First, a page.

The process is carried out by energizing the etch gas into a plasma state and etching openings in the BARC. To minimize CD loss during etching of the BARC, it is desirable to coat the sidewalls of the etched openings in the BARC and overlying photoresist with a protective film. Whereas fluorine containing and O2 containing etch gases can lead to the CD, profile and uniformity problems mentioned above, SO2 offers several advantages as an etch gas. For example, because it is difficult to dissociate the SO2 into harmful oxygen atoms inside the plasma, CD loss can be minimized since less free oxygen atoms are available to attack the photoresist. Further, the SO2 can be used to protect the sidewalls of the openings in the photoresist by forming a protective film thereon. Improvement in uniformity and profile can be achieved because the BARC etch is an ion assisted etch which has selectivity to the underlying dielectric, conductive or semiconductive layer. The selectivity can be obtained because SO2 is absorbed on the surface of the BARC being etched and O2 is released from the SO2 by impinging ions. The released O2 attacks the carbon and hydrogen components of the BARC at the bottom of the openings and when the underlying dielectric layer is reached, the underlying layer is etched at a slower rate than in the case where fluorine containing etch gases are used.
Tests were carried out in a TCP™ inductively coupled high density plasma etch reactor available from Lam Research Corporation, the assignee of the present application. The reactor includes a planar antenna which inductively couples RF energy into the reactor through a dielectric window and a semiconductor substrate being etched is supported on a to bottom electrode which can apply an RF bias to the substrate. In the following table, P represents the vacuum pressure in mTorr in the reactor, TCP™ represents the power in watts applied to the antenna, BP represents the power applied to the bottom electrode, the gas flow rates are listed in units of sccm, D-CD is the CD bias in dense lines in units of nanometers and I-CD is the CD bias in isolated lines in units of nanometers.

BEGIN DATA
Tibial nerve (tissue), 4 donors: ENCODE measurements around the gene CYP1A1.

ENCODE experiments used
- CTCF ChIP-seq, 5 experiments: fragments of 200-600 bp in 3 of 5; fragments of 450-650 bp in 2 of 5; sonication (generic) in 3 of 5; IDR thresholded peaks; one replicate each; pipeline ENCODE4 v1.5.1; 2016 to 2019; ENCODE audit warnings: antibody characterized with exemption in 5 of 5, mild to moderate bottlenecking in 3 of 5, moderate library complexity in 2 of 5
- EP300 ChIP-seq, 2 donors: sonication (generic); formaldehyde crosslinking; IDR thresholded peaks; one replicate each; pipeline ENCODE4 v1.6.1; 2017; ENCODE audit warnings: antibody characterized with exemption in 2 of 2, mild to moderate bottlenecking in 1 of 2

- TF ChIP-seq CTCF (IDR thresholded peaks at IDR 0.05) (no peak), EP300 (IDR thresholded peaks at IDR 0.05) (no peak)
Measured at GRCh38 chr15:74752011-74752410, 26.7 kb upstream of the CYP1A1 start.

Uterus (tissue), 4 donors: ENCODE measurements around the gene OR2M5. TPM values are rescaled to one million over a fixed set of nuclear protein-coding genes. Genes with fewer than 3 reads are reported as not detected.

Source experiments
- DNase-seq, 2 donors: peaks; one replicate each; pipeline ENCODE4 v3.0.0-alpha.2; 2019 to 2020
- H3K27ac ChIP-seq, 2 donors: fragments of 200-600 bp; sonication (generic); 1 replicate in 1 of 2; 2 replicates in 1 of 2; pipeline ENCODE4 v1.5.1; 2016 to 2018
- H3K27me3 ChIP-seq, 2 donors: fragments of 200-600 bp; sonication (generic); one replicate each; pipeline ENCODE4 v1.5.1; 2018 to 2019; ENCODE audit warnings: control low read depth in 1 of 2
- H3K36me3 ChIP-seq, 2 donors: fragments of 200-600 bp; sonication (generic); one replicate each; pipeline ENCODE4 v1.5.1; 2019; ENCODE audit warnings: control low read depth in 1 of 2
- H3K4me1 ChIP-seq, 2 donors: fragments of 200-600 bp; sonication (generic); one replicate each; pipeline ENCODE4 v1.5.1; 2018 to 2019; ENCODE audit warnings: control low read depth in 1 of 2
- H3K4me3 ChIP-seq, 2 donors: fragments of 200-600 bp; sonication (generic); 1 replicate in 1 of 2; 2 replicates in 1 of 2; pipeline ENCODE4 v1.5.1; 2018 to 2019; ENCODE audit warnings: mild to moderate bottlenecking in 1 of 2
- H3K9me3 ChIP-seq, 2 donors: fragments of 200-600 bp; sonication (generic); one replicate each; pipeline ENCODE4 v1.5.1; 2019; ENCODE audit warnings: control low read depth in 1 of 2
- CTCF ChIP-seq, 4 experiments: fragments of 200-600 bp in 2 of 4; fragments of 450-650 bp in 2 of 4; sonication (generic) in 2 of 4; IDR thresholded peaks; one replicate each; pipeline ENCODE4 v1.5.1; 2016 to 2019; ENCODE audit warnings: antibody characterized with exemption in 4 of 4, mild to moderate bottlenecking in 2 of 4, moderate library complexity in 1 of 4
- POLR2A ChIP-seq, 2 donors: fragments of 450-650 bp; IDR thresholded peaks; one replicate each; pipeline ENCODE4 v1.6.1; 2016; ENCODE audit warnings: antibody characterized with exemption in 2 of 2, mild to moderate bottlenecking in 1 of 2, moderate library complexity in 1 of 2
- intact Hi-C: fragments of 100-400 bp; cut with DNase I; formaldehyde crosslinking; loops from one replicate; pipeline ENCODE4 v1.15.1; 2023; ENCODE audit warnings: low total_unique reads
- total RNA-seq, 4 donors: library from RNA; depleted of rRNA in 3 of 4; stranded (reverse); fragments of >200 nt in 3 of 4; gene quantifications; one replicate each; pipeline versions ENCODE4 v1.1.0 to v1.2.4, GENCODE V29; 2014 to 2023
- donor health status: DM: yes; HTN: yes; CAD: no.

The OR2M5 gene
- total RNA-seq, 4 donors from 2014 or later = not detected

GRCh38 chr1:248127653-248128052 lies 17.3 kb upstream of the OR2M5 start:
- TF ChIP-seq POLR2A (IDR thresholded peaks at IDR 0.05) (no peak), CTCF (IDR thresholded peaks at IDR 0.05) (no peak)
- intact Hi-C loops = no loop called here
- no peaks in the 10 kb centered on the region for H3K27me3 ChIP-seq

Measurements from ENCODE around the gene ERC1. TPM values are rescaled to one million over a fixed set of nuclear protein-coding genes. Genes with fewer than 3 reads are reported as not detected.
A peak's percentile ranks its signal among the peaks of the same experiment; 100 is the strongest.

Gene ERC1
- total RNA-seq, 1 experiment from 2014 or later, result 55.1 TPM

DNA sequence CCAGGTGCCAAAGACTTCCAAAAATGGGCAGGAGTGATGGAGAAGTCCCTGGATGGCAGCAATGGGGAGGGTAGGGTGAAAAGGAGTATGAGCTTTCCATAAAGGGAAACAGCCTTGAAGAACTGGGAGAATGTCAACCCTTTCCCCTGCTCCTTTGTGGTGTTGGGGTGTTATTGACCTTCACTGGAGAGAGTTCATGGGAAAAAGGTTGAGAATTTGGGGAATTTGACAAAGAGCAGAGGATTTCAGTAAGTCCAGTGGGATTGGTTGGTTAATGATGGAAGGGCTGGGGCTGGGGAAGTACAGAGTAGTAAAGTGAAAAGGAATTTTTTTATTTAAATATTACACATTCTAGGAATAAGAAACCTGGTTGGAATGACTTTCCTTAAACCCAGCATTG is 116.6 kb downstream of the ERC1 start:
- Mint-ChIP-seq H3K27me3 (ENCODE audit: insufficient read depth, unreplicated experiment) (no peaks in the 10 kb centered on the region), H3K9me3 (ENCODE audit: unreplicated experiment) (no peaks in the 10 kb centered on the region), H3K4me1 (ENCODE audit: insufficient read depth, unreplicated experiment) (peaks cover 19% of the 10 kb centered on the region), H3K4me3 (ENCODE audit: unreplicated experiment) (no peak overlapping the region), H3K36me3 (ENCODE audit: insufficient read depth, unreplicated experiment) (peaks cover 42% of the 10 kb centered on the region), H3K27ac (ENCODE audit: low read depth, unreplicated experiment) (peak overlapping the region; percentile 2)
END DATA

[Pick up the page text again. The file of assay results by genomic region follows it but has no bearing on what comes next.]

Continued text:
The above test results indicate that the O2 containing plasma etch gas (Run Nos. 1 and 2) resulted in the highest CD loss and for the O2-free etch gases, higher amounts of SO2 when combined with HBr (Run No. 3) resulted in higher CD loss. Lowering the SO2 flow rate for the HBr containing etch gases (Run Nos. 4 and 5) resulted in acceptable CD loss. For the O2-free and HBr-free gases (Run Nos. 6-12), slightly better CD loss values were obtained when the SO2 flow rate was below 100 sccm. Use of argon (Run No. 10) provided similar CD loss results compared to when the carrier gas was helium (Run Nos. 6-9, 11 and 12). The results also indicate that CD loss can be reduced by increasing the RF bias provided by the bottom electrode.
Table 2 sets forth BARC etch rates (ER in Å/minute) using a TCP™ etch chamber as described earlier wherein the chamber pressure was 5 mTorr and the TCP™ power (watts), bottom power (watts), He or Ar flow rate (sccm), SO2 flow rate (sccm), and HBr flow rate (sccm) were as indicated in Table 2. Because the BARC is thin (less than 200 nm), carrier gases such as Ar and/or He can be added in amounts effective to provide a desired etch rate of the BARC.
The results set forth in Table 2 indicate that acceptable BARC etch rates can be achieved using only SO2 and a carrier gas such as Ar or He. Increasing the He (Run No. 14) dropped the BARC etch rate somewhat compared to when lower flow rates of Ar and He were used.
In tests carried out to investigate differences in performance between plasma etching with O2 compared to SO2, the optical emission from oxygen atoms was observed during the BARC opening. It was found that the optical emission of oxygen atoms (777.4 nm and 844 nm wavelengths) in oxygen plasma was significantly stronger than the SO2 plasma. These results indicate that molecular oxygen is much easier to dissociate in the plasma than the SO2 gas. Because the oxygen atoms etch the photoresist and BARC isotropically, plasma etching with O2 leads to CD loss.
In etching features in an integrated circuit according to one embodiment of the invention, the BARC can overly a dielectric layer such as silicon nitride or dioxide, SiLK, BPSG, OSG, and low-k materials. Such layers can form part of a damascene structure. During manufacture of such structures, features such as contacts, vias, conductor lines, etc. are etched in dielectric materials such as oxide layers in the manufacture of integrated circuits. The invention overcomes a problem with prior etching techniques wherein the BARC etch led to CD loss, lack of uniformity and loss of profile during etching of the dielectric layers after the BARC etch.